One of the earlier conventions to emerge among Twitter-ers is the use of @username to reply publicly to a particular user.
The folks at Twitter (smart people that they are) noticed this practice very early on, and have made it an official part of the lingo, even going so far as to devote a help page to describe the use of @username.
At least three features have been rolled out to the Twitter web interface (two unveiled only this week) to take advantage of this @username convention, making it obvious that Twitter as a site encourages the use of public direct messages.
These three features are (in order of appearance):
- the "In Reply To" hyperlink
- hyperlinked @usernames in tweet texts
- the Replies tab on the Twitter home page
The "In reply to" hyperlink is well documented in the @username Twitter help page.
Twitter assumes that your @username message is a response to the most recent tweet from a friend, so it provides a handy little hyperlink to your friend's latest tweet at the end of your own message.
In the example below, you can see the hyperlink at the end of the tweet that reads "in reply to JasonCalacanis."
Twitter has noticed that Dave addressed his message to Jason, and provided a link to Jason's most recent tweet for our convenience.
The feature works well for the most part, although I must say I've had some perplexing moments following the "In reply to" link.
Since Twitter does not appear to analyze the text of our messages, there are instances when the "in reply to" link points to the wrong tweet. This mis-linking usually occurs when I reply to Twitter-ers who post frequently or when I've been offline for a while and I'm responding to a much older tweet. By the time my @username message is sent, my friend has already posted newer tweets, and the "in reply to" hyperlink points to the newer (and off-topic) tweet instead.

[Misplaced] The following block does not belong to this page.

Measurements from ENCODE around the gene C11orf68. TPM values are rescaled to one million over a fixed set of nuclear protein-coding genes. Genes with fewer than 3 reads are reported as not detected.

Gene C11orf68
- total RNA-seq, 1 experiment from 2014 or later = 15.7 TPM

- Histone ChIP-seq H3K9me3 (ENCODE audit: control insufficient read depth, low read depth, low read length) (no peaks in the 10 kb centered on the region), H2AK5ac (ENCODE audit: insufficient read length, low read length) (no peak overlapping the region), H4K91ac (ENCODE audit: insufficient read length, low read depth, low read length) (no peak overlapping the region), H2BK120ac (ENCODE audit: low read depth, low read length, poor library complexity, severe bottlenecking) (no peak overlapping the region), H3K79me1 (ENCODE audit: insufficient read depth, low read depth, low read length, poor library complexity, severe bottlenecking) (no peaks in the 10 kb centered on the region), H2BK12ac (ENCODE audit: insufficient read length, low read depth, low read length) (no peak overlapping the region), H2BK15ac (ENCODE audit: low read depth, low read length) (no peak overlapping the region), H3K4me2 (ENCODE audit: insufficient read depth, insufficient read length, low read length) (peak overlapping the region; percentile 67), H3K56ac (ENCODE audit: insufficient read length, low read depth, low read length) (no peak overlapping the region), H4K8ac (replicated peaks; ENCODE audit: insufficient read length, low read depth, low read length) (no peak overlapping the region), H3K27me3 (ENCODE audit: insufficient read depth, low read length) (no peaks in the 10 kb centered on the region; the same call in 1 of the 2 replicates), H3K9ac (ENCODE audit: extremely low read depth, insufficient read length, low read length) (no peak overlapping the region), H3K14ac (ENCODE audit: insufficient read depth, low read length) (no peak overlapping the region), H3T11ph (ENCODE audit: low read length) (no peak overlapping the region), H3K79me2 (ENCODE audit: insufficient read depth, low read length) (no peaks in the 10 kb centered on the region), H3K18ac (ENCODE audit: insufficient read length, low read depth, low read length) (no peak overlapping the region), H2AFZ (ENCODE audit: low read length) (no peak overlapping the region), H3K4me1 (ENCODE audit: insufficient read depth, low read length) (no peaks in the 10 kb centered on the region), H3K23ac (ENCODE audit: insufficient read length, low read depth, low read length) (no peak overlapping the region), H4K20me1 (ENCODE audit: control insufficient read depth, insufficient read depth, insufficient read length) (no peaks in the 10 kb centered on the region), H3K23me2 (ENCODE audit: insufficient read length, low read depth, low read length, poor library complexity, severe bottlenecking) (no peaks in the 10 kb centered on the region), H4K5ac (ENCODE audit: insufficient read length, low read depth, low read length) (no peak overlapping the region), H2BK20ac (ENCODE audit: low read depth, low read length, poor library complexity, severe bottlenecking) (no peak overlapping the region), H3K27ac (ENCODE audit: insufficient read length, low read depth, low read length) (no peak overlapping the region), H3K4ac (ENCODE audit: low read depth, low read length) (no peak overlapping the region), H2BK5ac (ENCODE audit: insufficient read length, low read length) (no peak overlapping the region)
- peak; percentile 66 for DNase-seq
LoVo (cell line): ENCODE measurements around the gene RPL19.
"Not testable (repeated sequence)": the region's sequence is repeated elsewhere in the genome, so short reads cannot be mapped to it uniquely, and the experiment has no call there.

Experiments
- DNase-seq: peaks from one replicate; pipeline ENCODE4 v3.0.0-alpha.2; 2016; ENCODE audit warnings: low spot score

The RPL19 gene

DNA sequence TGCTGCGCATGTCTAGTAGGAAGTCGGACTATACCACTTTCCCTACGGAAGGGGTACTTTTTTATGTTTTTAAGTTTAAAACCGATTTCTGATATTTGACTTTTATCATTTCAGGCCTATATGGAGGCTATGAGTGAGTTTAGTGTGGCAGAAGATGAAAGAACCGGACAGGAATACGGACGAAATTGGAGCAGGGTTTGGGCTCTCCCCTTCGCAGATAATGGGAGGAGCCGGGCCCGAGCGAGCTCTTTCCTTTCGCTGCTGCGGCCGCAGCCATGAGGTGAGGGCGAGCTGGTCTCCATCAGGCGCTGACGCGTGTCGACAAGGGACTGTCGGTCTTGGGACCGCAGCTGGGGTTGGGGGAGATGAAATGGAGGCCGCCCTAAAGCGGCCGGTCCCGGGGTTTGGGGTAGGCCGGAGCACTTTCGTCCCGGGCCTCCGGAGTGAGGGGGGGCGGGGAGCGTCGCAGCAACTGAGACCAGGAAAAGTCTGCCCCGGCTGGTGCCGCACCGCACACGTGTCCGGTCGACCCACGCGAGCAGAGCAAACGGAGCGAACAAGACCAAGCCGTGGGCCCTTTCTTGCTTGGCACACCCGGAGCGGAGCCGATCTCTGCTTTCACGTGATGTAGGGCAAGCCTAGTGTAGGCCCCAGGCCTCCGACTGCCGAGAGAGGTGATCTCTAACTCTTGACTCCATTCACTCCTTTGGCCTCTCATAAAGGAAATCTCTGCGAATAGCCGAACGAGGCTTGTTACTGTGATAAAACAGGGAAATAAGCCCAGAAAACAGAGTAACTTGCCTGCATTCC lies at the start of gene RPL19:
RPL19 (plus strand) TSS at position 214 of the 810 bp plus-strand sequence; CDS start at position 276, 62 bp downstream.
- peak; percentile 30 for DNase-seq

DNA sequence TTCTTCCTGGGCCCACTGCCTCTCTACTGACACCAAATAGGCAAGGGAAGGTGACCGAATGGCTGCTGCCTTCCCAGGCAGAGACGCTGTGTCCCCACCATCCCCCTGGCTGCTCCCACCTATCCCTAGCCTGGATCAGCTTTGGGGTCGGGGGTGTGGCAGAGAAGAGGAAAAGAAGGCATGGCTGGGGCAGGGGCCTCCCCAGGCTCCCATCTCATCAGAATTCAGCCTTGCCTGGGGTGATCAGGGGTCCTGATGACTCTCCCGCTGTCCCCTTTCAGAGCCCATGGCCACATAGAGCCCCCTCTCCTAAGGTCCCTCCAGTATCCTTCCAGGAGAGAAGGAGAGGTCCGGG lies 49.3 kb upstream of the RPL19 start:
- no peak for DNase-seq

Hyperlinked @usernames in tweet texts
One of the newer features rolled out this week on the Twitter web interface is the use of hyperlinks in tweets that contain @usernames.
This is also illustrated in the tweet sent by Dave Winer (which I'm including again below for reader convenience). Note how "jasoncalacanis" is hyperlinked in the text of the tweet after the @ sign. Clicking on that link will take you to Jason's Twitter profile page, where you can see his replies.
Replies tab on the Twitter Home Page
The third and perhaps most powerful Twitter web feature that builds on the @username convention is the new Replies Tab that's found on each Twitter user's homepage. This new tab was introduced within the last 24 hours.
On the Replies Tab, you will find all public direct messages addressed to you, conveniently collected in one convenient location.
Folks who have had to rely on Twittersearch, Twitterment, or Twitterverse to find such messages will certainly rejoice once they see this feature. I'm sure Jason Calacanis in particular will be happy, if these two tweets are any indication.
Reducing the Imbalance in Twitter
Within minutes of noticing the Replies Tab, Twitter user Cathleen Rittereiser sent this tweet, which IMHO shows just how powerful this latest feature is:
Her tweet immediately brought to mind my earlier frustration with one-sided conversations in Twitter, as well as Dave Winer's subsequent observation that there is an imbalance in Twitter.
It is immediately apparent that the new Replies Tab significantly reduces this imbalance, since anyone can now pretty much reach a non-follower, provided the latter makes the effort to regularly check their Replies page.
It will be interesting to see what impact this new feature will have on the still-evolving Twitter community and culture.
Update: After posting this, I thought of checking the Twitter Blog for news, and unsurprisingly, Biz has updates on the @username feature.
Update 2: I hope the Replies page will soon have its own RSS feed. It would be perfect for people who are not inclined to visit the Twitter website on a regular basis.
Update 3: Replies page now has RSS.